In the poignant, melodramatic, short epilogue, Shin leads the story through a spiritual path by taking the maternal love and devotion to a higher level, turning it into self-martyrdom worthy of sanctity. The author goes to the extent of comparing Park So-nyo to the virgin Mary in Michael Angelo’s “Pietà” and the novel ends with Chi-hon praying and pleading to the virgin Mary to look after her mother.

Each chapter conveys the thoughts, the feelings, the guilt and remorse of each one of the characters. The different narrations as they unravel gradually, constitute the multifaceted story that forms the full image of the matriarch’s character and illustrates the veracity and inner self of each member of the family.

The reader learns that Park So-nyo is a kind-hearted, tough, resilient and determined, solitary woman who is averse to pity and therefore suffers silently from brain cancer, while her family is too busy ignoring the symptoms of her debilitating, dangerous disease. And although poor and in fragile health, she continues to devote herself to helping the less fortunate than her. She gives assistance and comfort to the destitute Un’gyu, his sick wife and to his newly born baby. She is also a donor and a helper in the local orphanage as well as a devoted, self sacrificing mother and wife.

In Please Look After My Mother, the author tackles an important subject by placing in juxtaposition rural and urban life and their effects on societies by creating an unbalance with the increasing social shift from one to the other : a common preoccupation world-wide, not only in South Korea. Young people from the countryside migrating to the big cities, whether they seek education or work in the hope of a better life. They end up settling in the big city leaving their parents behind and nobody to look after the parents or to take over the agricultural land.

In one of her interviews Shin says about her novel: “We’ve taken it for granted that our mothers are always here beside us and devoted to us. We think they are born to be mothers. But they were once girls and women as we are now. I want to show it through this book. My mother is the energy behind my writings.”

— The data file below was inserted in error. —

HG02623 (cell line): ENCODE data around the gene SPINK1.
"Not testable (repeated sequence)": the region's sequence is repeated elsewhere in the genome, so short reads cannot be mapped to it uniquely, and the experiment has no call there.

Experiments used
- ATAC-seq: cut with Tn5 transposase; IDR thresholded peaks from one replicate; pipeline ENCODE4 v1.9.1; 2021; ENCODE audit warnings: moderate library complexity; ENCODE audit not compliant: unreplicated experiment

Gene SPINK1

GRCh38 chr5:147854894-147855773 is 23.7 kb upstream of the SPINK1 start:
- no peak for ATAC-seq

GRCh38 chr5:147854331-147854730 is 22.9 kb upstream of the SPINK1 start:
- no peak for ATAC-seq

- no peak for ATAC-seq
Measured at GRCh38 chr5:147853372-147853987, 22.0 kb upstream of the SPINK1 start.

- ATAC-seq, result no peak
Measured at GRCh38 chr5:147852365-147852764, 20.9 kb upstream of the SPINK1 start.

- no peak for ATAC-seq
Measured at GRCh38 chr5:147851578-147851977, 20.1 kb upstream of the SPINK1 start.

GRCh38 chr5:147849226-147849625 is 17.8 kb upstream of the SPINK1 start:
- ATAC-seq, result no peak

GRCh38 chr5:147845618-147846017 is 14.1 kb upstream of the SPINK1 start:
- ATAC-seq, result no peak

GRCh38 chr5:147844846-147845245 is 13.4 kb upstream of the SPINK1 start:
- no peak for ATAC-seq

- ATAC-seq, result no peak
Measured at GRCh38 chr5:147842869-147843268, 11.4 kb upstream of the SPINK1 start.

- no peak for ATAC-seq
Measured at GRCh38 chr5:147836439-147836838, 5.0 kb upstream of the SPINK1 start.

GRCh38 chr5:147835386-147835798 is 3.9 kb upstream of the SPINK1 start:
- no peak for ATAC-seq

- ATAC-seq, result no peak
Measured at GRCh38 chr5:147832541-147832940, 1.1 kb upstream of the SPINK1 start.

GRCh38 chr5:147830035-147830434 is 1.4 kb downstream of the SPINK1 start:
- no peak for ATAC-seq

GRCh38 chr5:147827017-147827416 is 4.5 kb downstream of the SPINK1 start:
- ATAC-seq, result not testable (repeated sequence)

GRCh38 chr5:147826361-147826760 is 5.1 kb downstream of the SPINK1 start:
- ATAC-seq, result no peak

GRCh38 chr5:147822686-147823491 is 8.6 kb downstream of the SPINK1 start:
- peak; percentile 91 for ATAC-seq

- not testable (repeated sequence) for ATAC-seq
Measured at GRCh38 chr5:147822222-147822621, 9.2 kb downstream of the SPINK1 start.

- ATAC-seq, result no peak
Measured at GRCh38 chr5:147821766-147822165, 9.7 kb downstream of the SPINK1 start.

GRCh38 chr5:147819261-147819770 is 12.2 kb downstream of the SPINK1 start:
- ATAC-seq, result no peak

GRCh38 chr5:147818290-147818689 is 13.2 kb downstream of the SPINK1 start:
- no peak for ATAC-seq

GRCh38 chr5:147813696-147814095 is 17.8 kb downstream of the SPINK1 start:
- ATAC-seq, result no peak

How far back can we remember a human being? And how far does the memory of a mother last? Please Look After Mother is a moving, gloomy story, a hymn and a tribute to maternal love and a contemplation on motherhood. A good insight into Korean culture, values, food, festivals and political changes.

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Author:
• Saturday, February 27th, 2016

Amin Maalouf was born in Beirut, Lebanon in 1949, the second of four children, from a family that originated in Yemen. He spent the first years of his childhood in Cairo, Egypt, where his parents lived at the time, before returning to Beirut a few years later. He studied at the French Jesuit school, Collège Notre-Dame de Jamhour followed by the Université saint Joseph in Beirut where he read sociology and economics. His father, Ruchdi Maalouf, was a renowned writer, a journalist, a poet and a talented painter as well as the owner of a newspaper. From an early age Amin Maalouf wanted to follow in his father’s footsteps.